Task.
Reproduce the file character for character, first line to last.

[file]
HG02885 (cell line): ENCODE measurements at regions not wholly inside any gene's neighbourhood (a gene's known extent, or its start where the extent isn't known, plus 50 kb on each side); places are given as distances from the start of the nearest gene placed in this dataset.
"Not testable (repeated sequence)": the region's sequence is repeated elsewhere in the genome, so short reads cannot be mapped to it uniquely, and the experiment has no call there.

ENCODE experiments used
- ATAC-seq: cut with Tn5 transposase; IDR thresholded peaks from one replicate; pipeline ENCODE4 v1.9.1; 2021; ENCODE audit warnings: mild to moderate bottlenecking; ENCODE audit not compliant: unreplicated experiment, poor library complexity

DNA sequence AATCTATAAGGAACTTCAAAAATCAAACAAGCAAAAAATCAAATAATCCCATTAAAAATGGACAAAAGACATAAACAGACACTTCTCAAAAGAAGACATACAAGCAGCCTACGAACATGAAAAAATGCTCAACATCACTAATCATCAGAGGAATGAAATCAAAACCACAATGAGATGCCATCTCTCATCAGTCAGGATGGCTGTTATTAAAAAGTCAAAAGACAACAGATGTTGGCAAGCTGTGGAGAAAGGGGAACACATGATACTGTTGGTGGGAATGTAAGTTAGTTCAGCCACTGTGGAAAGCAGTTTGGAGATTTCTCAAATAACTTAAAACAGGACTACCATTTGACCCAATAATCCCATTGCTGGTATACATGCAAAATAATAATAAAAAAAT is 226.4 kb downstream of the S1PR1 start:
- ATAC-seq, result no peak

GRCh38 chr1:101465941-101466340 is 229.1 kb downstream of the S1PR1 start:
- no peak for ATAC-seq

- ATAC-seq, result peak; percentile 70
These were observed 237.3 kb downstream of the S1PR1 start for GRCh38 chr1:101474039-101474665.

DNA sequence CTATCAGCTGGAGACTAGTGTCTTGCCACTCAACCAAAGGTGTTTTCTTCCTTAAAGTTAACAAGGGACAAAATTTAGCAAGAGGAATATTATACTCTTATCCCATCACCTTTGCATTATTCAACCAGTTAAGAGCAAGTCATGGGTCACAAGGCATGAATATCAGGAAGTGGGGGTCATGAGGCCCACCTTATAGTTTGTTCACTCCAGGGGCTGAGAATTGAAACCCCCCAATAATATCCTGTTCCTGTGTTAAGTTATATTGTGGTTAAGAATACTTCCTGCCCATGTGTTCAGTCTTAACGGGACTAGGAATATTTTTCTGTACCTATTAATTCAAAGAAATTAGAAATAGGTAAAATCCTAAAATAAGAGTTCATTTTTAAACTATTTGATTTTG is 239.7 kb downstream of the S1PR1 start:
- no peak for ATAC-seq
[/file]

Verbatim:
HG02885 (cell line): ENCODE measurements at regions not wholly inside any gene's neighbourhood (a gene's known extent, or its start where the extent isn't known, plus 50 kb on each side); places are given as distances from the start of the nearest gene placed in this dataset.
"Not testable (repeated sequence)": the region's sequence is repeated elsewhere in the genome, so short reads cannot be mapped to it uniquely, and the experiment has no call there.

ENCODE experiments used
- ATAC-seq: cut with Tn5 transposase; IDR thresholded peaks from one replicate; pipeline ENCODE4 v1.9.1; 2021; ENCODE audit warnings: mild to moderate bottlenecking; ENCODE audit not compliant: unreplicated experiment, poor library complexity

DNA sequence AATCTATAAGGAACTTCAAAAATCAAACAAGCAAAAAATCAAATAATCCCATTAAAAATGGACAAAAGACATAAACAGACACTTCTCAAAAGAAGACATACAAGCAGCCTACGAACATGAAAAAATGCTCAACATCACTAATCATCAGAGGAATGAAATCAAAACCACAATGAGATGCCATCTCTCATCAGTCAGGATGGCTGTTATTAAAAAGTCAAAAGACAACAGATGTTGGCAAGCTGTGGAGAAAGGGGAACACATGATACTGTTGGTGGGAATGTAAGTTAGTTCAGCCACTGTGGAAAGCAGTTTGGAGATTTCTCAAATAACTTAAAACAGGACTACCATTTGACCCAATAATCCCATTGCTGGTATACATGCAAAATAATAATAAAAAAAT is 226.4 kb downstream of the S1PR1 start:
- ATAC-seq, result no peak

GRCh38 chr1:101465941-101466340 is 229.1 kb downstream of the S1PR1 start:
- no peak for ATAC-seq

- ATAC-seq, result peak; percentile 70
These were observed 237.3 kb downstream of the S1PR1 start for GRCh38 chr1:101474039-101474665.

DNA sequence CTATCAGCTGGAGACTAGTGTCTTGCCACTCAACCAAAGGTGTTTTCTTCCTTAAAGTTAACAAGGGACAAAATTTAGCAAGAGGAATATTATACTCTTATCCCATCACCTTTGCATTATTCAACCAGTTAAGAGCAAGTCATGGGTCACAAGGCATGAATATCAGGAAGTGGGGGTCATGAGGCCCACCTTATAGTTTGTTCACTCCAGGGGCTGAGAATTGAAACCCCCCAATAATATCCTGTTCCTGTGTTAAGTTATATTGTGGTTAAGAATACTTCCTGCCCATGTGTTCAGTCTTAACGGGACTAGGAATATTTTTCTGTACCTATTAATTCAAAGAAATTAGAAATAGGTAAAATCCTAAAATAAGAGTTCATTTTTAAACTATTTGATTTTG is 239.7 kb downstream of the S1PR1 start:
- no peak for ATAC-seq